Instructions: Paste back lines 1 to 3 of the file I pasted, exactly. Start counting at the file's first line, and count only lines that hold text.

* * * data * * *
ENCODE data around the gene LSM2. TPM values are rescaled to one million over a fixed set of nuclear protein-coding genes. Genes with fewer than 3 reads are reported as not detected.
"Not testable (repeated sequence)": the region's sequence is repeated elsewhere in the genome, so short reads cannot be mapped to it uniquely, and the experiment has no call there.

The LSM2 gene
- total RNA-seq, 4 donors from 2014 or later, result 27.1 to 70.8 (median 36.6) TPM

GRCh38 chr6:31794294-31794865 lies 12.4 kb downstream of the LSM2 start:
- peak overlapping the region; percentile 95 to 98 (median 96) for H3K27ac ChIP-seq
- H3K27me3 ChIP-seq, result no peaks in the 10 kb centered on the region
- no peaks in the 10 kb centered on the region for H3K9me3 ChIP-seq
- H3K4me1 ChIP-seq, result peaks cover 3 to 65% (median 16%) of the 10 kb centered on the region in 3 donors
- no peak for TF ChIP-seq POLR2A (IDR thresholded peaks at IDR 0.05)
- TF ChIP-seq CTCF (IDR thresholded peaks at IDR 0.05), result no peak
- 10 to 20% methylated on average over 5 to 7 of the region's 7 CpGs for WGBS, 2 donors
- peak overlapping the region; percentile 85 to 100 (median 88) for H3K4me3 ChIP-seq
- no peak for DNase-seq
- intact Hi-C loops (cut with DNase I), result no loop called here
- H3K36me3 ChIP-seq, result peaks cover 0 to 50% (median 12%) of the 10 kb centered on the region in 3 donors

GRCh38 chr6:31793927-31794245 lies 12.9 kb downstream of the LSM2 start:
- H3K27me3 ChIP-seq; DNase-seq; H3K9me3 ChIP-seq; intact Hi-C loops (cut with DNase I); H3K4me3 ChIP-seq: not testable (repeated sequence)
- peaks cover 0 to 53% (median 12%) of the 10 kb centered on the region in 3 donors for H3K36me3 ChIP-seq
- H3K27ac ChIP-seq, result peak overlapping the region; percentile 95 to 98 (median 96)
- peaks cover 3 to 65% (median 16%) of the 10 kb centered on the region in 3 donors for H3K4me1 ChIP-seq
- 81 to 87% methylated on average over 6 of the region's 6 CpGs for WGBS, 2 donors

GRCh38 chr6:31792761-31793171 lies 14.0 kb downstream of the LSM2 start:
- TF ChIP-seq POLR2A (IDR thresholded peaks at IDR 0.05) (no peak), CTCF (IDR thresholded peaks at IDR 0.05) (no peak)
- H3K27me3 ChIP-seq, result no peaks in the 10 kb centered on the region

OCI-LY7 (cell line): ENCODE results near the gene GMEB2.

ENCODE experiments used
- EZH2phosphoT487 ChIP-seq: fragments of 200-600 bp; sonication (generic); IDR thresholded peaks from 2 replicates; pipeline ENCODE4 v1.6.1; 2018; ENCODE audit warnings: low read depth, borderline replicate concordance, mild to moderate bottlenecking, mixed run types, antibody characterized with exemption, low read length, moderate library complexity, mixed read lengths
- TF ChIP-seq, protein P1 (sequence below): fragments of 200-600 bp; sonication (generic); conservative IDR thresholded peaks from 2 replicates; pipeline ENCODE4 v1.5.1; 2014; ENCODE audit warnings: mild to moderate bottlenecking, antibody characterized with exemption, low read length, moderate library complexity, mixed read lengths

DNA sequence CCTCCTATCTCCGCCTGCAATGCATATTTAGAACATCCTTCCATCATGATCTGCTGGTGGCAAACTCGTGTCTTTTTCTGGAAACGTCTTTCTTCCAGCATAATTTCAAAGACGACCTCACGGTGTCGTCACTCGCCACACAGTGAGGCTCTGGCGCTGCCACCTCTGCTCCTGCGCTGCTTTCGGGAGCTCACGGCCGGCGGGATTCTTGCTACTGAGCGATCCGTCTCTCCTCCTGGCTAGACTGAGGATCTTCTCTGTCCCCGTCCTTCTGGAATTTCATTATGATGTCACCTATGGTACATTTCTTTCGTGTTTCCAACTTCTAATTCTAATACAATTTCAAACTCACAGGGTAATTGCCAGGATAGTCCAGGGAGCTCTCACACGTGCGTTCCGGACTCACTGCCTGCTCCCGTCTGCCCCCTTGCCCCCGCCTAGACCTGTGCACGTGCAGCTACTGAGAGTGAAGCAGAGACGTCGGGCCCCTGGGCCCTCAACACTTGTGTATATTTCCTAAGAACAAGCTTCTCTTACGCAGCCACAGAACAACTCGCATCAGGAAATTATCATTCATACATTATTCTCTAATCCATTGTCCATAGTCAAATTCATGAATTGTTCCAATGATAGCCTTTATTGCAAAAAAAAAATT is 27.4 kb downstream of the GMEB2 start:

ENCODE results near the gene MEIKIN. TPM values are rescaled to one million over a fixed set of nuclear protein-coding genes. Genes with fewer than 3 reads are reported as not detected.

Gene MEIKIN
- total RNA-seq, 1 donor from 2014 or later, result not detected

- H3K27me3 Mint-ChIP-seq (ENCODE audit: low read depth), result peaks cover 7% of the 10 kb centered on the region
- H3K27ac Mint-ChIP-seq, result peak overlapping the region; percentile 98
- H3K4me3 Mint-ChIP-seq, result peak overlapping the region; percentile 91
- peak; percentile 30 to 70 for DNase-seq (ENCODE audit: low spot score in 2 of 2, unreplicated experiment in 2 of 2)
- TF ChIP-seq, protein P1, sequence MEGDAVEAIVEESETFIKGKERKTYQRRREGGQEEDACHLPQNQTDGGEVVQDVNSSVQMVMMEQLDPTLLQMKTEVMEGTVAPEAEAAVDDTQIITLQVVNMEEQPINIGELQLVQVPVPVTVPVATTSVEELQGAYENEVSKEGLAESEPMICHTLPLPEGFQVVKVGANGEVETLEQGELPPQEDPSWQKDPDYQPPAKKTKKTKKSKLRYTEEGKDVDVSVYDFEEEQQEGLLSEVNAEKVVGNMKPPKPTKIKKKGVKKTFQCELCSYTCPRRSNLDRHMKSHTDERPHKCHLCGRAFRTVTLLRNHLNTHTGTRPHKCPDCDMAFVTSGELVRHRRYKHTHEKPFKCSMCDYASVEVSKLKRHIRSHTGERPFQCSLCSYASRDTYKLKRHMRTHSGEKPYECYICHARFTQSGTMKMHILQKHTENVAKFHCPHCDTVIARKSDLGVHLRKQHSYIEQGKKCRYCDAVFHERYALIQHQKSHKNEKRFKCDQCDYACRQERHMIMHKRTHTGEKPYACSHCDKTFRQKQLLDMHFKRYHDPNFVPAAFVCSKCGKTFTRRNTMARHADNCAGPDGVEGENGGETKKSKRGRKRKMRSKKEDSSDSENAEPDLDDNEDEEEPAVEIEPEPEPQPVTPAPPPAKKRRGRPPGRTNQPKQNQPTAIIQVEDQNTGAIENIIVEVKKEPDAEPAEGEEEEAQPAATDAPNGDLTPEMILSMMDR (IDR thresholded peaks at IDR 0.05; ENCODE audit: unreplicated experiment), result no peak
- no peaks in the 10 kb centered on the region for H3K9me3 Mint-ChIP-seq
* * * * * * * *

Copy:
ENCODE data around the gene LSM2. TPM values are rescaled to one million over a fixed set of nuclear protein-coding genes. Genes with fewer than 3 reads are reported as not detected.
"Not testable (repeated sequence)": the region's sequence is repeated elsewhere in the genome, so short reads cannot be mapped to it uniquely, and the experiment has no call there.

The LSM2 gene